Prepare your Raspberry

Basic setup following recipe from https://projects.drogon.net/raspberry-pi/initial-setup1/ I used Win32DiskImager and a Kingston 16GB ultimate 100X Class 10 card I would then advise tidying things up following https://projects.drogon.net/raspberry-pi/initial-setup2/ It’s then always good practice to update aptitude and upgrade any packages:

sudo apt-get update
sudo apt-get upgrade

The upgrade command will likely take some time as it recompiles all the upgraded packages, but you’ll be left feeling warm and fuzzy that everything is bang up to date.

Prepare the TNC

To start off with I’m using a hardware TNC and may progress to using soundmodem and a USB soundcard later.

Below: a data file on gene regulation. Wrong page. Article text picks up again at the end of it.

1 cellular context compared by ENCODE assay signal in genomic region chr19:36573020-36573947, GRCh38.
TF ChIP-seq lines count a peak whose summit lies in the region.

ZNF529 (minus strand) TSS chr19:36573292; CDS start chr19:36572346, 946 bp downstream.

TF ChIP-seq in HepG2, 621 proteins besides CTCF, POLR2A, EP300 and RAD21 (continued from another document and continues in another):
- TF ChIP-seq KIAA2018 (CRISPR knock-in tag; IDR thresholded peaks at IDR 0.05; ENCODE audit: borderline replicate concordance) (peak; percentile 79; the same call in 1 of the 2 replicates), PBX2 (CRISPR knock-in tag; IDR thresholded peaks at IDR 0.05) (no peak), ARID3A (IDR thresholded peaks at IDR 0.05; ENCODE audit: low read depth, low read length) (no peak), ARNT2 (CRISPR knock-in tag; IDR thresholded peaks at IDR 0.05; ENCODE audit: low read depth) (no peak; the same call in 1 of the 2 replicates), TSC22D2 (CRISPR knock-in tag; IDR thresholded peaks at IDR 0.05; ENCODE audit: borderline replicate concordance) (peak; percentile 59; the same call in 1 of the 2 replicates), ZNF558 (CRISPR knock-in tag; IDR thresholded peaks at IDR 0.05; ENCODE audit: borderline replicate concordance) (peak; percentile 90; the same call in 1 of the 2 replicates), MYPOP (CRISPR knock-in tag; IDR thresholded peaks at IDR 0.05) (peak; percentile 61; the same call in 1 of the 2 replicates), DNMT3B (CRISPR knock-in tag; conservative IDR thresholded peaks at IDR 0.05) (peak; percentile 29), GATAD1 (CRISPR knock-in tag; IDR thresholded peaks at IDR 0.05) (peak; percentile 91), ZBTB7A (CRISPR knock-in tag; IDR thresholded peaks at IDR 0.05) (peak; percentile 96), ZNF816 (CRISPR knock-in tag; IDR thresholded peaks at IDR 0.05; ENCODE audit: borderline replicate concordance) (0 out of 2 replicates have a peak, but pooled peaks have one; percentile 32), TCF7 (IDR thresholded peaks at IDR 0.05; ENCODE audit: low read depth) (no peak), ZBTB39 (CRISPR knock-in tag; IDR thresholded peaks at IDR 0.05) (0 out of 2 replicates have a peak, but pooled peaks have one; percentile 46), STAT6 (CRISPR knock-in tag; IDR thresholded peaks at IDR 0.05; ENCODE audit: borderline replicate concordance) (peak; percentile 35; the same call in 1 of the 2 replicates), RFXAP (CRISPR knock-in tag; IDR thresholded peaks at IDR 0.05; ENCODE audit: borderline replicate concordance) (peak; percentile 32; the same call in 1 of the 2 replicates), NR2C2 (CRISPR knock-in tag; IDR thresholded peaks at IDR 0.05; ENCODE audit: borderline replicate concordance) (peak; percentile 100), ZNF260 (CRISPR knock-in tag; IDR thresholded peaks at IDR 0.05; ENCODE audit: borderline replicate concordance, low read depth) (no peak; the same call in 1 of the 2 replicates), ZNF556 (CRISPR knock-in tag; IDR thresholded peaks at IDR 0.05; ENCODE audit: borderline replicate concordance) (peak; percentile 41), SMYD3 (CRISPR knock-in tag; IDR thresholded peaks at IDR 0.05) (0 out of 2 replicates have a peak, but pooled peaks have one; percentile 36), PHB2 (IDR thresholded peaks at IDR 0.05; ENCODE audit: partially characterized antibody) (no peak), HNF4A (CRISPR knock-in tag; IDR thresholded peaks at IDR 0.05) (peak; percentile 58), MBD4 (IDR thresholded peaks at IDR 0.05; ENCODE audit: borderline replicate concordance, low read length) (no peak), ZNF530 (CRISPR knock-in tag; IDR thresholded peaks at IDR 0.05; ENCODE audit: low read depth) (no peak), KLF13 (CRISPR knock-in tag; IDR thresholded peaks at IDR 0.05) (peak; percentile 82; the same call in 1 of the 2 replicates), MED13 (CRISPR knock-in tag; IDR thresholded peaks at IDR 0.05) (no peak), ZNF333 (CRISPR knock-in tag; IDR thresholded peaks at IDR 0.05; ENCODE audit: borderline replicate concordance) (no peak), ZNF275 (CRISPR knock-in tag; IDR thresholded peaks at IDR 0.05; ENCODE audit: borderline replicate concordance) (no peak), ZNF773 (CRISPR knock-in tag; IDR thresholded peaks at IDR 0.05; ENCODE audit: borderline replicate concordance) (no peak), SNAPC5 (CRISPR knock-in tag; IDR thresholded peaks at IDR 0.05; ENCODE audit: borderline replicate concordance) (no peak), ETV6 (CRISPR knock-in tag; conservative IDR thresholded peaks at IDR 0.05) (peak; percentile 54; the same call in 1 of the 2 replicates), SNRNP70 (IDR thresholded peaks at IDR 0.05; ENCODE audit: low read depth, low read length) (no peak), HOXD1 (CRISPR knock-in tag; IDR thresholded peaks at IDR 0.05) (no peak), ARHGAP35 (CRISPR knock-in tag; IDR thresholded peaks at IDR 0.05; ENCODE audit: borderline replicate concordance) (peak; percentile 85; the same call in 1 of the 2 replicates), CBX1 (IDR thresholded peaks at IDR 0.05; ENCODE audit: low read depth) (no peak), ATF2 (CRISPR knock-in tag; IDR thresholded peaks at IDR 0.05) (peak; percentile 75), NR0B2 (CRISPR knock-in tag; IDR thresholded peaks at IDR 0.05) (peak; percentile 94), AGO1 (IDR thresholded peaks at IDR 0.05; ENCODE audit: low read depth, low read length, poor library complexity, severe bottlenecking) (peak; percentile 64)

I have a PacComm Tiny-2 Mk2, and I have previously made interface cables for a variety of radios, I also have RS232 cables to connect to PC. Google will help if you need it here.

To confirm everything is working, connect a PC to the TNC, then using a terminal emulator such as Putty check that the radio and TNC are working correctly. When the TNC is powered on you should see a stream of boot text, and you should be able to enter commands to set callsign etc. With the radio tuned to the 2m APRS frequency 144.800MHz you should hopefully see some APRS data packets coming in.

Raspeberry RS232 interface

The UART pins on the GPIO header are at TTL levels and need converting top be able to be used as an RS232 interface. The device for the job is a MAX3232CPE which is  a variant of the MAX232 serial buffer which tolerates 3.3v inputs.